Distributive Analysis


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Distributive Analysis

 

a method of linguistic research in which the classification of linguistic units and the study of their features are carried out on the basis of the distribution of the units in question in the spoken chain—that is, on the basis of their combinability with other units, which are called the environment, or context, of the units in question. Distributive analysis was devised by representatives of so-called descriptive linguistics.

References in periodicals archive ?
The rule of law inspires other discussions within the field of the distributive analysis of the law.
This implies that the debates on activism are stigmatized, from the perspective of liberal legalism; and documented as a phenomenology, from the perspective of distributive analysis (Alviar & Jaramillo, 2012).
From the perspective of distributive analysis, this emphasis on procedures implies the concealing of the malleability of procedural norms and the naturalization of the forms or the procedures as a neutral exercise of the law (Jaramillo & Alfonso, 2008; Duncan Kennedy, 1976).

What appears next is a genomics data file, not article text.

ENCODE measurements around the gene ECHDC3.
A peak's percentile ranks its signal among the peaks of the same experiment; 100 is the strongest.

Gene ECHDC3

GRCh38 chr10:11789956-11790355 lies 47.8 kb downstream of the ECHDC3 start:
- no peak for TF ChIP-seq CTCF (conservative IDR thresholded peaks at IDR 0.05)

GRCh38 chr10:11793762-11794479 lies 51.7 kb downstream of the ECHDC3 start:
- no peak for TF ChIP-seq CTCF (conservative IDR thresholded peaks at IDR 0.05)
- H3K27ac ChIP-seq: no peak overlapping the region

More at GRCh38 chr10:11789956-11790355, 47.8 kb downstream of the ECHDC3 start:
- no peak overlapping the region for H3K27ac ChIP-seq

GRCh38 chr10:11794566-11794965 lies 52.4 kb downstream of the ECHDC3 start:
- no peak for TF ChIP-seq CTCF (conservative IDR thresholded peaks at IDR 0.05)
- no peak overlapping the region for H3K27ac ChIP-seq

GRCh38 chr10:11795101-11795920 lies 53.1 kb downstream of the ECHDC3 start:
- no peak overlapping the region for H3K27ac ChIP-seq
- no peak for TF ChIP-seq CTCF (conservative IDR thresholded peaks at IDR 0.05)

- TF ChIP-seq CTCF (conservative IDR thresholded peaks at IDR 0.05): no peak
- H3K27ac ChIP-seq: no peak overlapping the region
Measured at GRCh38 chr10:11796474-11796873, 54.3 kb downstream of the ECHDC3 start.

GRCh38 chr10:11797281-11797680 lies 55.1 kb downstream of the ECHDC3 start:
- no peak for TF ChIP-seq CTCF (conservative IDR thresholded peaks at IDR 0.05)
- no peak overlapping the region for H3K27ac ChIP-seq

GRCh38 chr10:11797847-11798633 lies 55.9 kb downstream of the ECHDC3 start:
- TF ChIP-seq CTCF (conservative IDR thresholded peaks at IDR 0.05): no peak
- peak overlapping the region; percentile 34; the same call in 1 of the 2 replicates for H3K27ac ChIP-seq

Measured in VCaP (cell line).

Based on the premises proposed by distributive analysis, the case study is focused on deconstructing the ideas related to the inevitability and certainty of the rule of law.
Despite this, the rule of law also operates as documented in the distributive analysis, where it is evident that these forms conceal the discretionality of the mothers who make their own decisions and the result of the social policy, as unpredictable and contingent and non-controllable by the "law," understood as a system.
Following what has been set out by Robert Hale, some realist authors and some representatives of critical legal studies such as Duncan Kennedy, distributive analysis insists that the "market" or the "private" are a result of the legal regulations that decide between privileges in terms of a particular group of people with particular forms of operation (such as property and contract rights).